Last Sunday, Aug. 28, I was privileged to be in attendance at Northminster Baptist Church in Jackson, Miss., as Pastor Chuck Poole gave his last sermon after 25 years of ministry and his final splash in the baptismal pool.
The service started with him baptizing his granddaughter, which is significant because he always finishes his baptisms with a wonderful litany of sorts that goes something like this: “Of all the millions upon millions upon millions that have been baptized into the Christian faith throughout the centuries, just a few minutes ago, the latest and wettest one was ours.” The way he splashes the water in the air is a sight to behold. If that water wasn’t holy when he walked down into it, it was made holy by what happened in it.
None of us could have known that the very next day after that wet baptism, the state of Mississippi would take control of the Jackson metro water system due to a catastrophic failure. Jackson has been on a boil water notice for nearly five weeks already. Now, there’s no water at all.
What has been difficult for residents, colleges and universities, schools, nursing homes, restaurants and businesses is now impossible. Many schools have moved to virtual learning (something mastered during the pandemic), and college kids are using mobile shower trailers since their colleges and universities have no water. Residents cannot wash their hands, take a shower or flush their toilet.
“More than 180,000 people in our capital city have no water.”
More than 180,000 people in our capital city have no water. How did we get here, and what can we do about it now?
Like everything in Mississippi, this is a long conversation. The fact is, Jackson has been on a decline since integration and the Civil Rights era. People of means — mostly white people — abandoned Jackson and refused to go to the same schools, restaurants and clothing stores with people of color. This is, by definition, white supremacy.
As people of means moved to the suburbs, the city was gutted of its tax base and had less and less money to maintain the infrastructure. Roads, sewer systems, water systems and public school systems increasingly became underfunded and fell into ruin. That is where we are today in Jackson, Miss.
Added to the historical consequences of failing to understand our mutual destiny, our city officials simply will not work together. They have sued each other over garbage pick-up and other public works items.
If city officials were working together to solve the toughest issues in Jackson, we might not be in this situation — despite the historical legacy racism plays here. But they have refused to put their egos aside and work for the people of Jackson.
This is a real disappointment because so many of us had such high hopes for our mayor. The people who are suffering most right now would make better decisions than our elected officials given the opportunity — but that may always be the case.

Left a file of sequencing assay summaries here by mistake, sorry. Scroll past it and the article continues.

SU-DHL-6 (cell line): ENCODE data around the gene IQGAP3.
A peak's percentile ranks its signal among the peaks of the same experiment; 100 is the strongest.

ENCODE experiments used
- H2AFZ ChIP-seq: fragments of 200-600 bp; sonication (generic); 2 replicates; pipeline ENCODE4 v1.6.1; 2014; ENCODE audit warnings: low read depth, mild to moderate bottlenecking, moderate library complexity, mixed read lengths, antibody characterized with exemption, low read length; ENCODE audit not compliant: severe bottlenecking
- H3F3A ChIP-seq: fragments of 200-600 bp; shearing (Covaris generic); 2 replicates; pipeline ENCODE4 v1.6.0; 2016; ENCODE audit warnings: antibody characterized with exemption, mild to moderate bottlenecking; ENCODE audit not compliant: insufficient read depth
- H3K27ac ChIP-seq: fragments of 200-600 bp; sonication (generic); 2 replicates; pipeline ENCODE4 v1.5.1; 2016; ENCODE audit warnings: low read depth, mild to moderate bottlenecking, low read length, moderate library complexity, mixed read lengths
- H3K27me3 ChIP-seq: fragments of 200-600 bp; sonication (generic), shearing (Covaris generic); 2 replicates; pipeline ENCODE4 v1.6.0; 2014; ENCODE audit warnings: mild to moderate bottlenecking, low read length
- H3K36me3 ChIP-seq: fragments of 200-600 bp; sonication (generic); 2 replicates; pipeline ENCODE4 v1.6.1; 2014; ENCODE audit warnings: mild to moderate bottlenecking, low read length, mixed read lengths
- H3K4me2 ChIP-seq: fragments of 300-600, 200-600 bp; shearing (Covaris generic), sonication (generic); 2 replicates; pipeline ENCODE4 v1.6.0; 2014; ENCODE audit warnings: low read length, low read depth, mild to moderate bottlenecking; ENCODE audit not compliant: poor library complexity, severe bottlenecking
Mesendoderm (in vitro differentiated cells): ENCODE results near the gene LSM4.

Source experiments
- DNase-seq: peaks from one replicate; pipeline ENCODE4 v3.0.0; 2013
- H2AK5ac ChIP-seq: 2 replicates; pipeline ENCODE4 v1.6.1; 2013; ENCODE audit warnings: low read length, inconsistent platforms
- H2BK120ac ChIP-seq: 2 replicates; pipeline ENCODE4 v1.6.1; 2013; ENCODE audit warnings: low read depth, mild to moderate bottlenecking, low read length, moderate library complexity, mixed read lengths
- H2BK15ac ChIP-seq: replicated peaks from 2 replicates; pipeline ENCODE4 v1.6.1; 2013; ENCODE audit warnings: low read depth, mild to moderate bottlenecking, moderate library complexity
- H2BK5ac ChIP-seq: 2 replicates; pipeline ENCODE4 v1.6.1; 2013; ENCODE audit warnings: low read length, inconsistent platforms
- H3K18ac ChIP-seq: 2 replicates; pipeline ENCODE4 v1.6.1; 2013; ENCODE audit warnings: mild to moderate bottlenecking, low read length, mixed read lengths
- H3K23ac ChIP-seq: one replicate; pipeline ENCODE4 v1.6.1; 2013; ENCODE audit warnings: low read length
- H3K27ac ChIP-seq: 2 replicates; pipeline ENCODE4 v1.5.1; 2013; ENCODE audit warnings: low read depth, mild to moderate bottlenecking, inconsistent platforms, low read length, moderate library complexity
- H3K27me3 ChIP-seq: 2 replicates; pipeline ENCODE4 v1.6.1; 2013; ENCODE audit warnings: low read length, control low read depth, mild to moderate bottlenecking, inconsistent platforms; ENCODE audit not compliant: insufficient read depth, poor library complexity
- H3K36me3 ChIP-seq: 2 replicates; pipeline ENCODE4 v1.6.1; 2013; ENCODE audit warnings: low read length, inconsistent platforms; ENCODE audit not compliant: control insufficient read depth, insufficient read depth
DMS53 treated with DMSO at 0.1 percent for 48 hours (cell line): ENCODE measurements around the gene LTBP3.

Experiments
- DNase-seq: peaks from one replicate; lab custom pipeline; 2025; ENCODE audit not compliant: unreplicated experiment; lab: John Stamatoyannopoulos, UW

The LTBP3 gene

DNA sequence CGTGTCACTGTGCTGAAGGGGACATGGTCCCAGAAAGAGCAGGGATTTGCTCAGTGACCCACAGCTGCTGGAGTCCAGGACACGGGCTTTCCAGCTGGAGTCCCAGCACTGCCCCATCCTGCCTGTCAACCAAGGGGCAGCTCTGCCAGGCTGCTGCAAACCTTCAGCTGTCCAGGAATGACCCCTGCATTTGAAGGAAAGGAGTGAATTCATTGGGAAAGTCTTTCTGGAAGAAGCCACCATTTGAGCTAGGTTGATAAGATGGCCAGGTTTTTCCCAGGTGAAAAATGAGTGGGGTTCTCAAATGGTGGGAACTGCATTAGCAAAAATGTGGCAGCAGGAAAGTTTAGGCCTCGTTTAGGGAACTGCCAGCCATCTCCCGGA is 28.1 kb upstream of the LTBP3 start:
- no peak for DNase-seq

“The people who are suffering most right now would make better decisions than our elected officials given the opportunity.”
So, what can we do? I work with a coalition in the Jackson metro area that brings together nonprofits and religious organizations. The Cooperative Baptist Fellowship of Mississippi stands side-by-side with New Horizon Church International, the Episcopal Diocese of Mississippi, the Catholic Diocese of Jackson, Temple Beth Israel, the International Museum of Muslim Cultures and so many more religious and nonprofit organizations advocating for what’s best in our capital city and our state.
Through Working Together Jackson, we join our voices into a collective and speak truth to power (and speak truth with power). With these sisters and brothers, we are setting up a water drop-off and distribution site in South Jackson, a neighborhood that usually suffers most during crises like this one. We also are urging our elected officials to work together within the city and between the city and state.
Jenny Howell’s article about Wendell Berry’s idea of “difficult hope” (“Wendell Berry’s ‘Difficult Hope’” in Perspectives in Religious Studies) is an important dialogue partner right now. She describes how Berry understands hope and hopelessness. There is a silence that accompanies hopelessness. When there is no hope, when all hope is lost, what can you say? Nothing.
The opposite of this kind of silence is protest. Protest is a sign of hope; protest is hope. Protest calls for something better because protest believes that there is something better.
This is how I understand our work in Jackson. Our protest in this moment, and in the moment of protest about the state flag of Mississippi, and in the moment of protest for extending Medicaid, comes from a place of hope.
We know we can do better, and we are calling on our elected officials to do better. If they will hear our hope and respond accordingly, it could be the beginning of a rebuilding project that is a lot deeper than water.
If they will hear our voices and respond accordingly, this could be the beginning of rebuilding public trust. If not, Jackson could turn completely silent — and dry.
Jason Coker serves as coordinator of Cooperative Baptist Fellowship of Mississippi and as president of Together for Hope.
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